The Carolina Panthers‘ receiving corps is often referred to as a bunch of no-name players. That the group is pointed to as the weakness of the NFC champions sticks in the craw of receivers coach Ricky Proehl.
“It pisses me off, I ain’t going to lie to you,” Proehl said, via the Arizona Republic. “These guys have developed into such a great group that plays for each other, and I think that’s important.”
When the Panthers lost Kelvin Benjamin for the season with an ACL tear, Panthers fans cringed at the idea of a crew led by a drop-prone Ted Ginn Jr., rookie Devin Funchess, aged Jerricho Cotchery, Philly Brown, Brenton Bersin, etc.
Proehl believes the loss of Benjamin galvanized the unit.
“We know we lost a great receiver in Kelvin Benjamin,” Proehl said. “He brings so much to the table: size, strength, quickness. He’s a Number 1, plain and simple, and we don’t have that. But we have a group of guys who have a lot of grit, heart.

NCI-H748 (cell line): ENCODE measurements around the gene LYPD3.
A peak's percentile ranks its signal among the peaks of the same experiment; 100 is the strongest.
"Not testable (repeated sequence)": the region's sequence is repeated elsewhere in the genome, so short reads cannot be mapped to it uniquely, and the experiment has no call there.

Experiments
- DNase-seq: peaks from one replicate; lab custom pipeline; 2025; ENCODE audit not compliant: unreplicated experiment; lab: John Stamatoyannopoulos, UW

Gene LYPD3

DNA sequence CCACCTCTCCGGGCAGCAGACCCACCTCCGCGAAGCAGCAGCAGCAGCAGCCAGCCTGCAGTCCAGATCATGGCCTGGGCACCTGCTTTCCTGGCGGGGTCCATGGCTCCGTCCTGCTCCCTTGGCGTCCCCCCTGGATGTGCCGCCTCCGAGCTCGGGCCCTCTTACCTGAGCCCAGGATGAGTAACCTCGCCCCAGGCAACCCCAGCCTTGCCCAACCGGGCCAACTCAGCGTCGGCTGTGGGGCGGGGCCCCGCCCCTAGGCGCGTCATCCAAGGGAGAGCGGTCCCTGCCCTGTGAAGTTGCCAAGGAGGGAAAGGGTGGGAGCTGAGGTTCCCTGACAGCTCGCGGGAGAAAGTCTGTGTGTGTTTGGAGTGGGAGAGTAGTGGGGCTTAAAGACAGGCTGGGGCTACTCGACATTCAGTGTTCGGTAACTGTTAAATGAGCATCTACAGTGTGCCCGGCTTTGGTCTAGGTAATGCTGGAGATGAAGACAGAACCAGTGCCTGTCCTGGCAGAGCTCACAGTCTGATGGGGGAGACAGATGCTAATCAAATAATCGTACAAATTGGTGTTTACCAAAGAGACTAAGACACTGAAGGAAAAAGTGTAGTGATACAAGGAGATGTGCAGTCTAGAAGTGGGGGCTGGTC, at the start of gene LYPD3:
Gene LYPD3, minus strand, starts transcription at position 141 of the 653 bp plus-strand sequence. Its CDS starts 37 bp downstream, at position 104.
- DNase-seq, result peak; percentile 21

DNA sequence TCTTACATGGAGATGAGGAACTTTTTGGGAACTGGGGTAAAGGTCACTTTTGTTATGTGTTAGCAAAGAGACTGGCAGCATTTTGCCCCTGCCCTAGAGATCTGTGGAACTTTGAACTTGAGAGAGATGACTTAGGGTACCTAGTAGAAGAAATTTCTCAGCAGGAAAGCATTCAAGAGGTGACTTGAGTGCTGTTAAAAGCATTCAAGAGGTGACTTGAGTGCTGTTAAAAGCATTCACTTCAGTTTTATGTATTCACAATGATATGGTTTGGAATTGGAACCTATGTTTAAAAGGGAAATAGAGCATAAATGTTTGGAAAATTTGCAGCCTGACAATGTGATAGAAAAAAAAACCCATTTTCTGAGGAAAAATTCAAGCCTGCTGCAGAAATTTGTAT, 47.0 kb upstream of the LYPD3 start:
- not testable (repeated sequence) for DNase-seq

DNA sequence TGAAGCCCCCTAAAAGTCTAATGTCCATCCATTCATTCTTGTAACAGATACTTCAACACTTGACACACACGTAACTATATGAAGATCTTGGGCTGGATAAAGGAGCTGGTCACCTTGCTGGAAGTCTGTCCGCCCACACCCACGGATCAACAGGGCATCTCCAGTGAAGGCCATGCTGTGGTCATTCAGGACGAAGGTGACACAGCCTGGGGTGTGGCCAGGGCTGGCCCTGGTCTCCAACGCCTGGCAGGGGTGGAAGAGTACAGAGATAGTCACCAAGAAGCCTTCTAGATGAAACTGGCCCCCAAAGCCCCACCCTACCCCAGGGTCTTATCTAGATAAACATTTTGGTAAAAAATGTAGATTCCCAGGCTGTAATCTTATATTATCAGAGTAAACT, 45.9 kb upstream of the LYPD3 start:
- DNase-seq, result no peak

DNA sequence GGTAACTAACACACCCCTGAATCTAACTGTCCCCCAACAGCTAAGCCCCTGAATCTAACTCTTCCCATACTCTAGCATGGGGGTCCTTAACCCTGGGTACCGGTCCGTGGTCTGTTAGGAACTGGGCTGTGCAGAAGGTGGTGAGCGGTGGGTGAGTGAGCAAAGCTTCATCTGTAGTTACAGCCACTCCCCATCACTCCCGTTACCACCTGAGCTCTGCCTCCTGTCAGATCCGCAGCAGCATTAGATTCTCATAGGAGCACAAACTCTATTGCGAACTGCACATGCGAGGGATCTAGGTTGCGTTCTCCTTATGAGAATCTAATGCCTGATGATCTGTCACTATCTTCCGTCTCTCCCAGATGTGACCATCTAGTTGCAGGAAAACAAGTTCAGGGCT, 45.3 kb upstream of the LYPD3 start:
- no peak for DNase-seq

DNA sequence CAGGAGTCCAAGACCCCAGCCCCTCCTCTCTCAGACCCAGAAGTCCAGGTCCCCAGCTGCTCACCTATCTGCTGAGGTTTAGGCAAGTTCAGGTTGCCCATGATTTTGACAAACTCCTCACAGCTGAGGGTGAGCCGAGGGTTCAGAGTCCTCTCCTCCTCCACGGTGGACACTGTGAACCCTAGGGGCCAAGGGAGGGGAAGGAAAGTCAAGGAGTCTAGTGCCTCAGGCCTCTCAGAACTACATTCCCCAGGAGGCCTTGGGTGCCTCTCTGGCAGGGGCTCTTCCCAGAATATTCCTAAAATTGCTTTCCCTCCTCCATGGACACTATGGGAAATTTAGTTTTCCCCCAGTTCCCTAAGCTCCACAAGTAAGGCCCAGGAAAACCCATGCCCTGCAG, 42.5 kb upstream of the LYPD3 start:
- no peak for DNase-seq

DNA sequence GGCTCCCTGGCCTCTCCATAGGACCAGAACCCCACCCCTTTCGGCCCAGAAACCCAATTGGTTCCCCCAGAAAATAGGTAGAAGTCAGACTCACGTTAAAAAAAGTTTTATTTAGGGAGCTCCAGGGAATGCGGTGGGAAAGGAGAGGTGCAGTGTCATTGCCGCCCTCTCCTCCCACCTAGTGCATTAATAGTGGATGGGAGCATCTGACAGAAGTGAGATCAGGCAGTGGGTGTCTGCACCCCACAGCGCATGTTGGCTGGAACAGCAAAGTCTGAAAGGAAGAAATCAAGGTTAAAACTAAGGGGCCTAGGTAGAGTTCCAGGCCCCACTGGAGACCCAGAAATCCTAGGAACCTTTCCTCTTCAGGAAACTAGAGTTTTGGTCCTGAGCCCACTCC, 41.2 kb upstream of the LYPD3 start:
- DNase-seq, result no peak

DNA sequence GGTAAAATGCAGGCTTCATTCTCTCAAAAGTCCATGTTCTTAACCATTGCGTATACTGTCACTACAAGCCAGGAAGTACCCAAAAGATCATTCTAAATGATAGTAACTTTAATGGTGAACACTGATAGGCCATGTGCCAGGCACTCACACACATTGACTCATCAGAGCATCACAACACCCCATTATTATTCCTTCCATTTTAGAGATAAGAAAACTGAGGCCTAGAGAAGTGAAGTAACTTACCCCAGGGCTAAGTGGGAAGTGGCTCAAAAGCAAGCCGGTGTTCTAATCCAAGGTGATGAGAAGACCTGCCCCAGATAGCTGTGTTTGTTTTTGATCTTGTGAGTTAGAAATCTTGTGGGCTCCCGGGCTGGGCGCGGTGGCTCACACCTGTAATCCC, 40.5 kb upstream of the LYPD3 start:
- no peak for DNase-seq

“I think that’s part of what I bring to the table, understanding who they are and what their strengths are and transferring that information to coach (Mike) Shula.”
Proehl pointed to the diverse set of attributes each brings to the field, from speed (Ginn) to size (Funchess) to route running (Cotchery), which allows the offense to continue to be prolific.
“From Ted Ginn, who was a bust for so many people,” Newton said. “I heard Jerricho Cotchery was washed up 10 years ago, Philly Brown had no hands, Devin Funchess was too high of a pick for the Carolina Panthers, Brenton Bersin, who knows who he is?
“But for us, we didn’t let anyone else dictate to us that we knew what we were capable of.”
Once again the Panthers‘ receivers will lack the star power of their opponent on Sunday, but the Carolina crew is perfectly capable of lifting a Lombardi Trophy.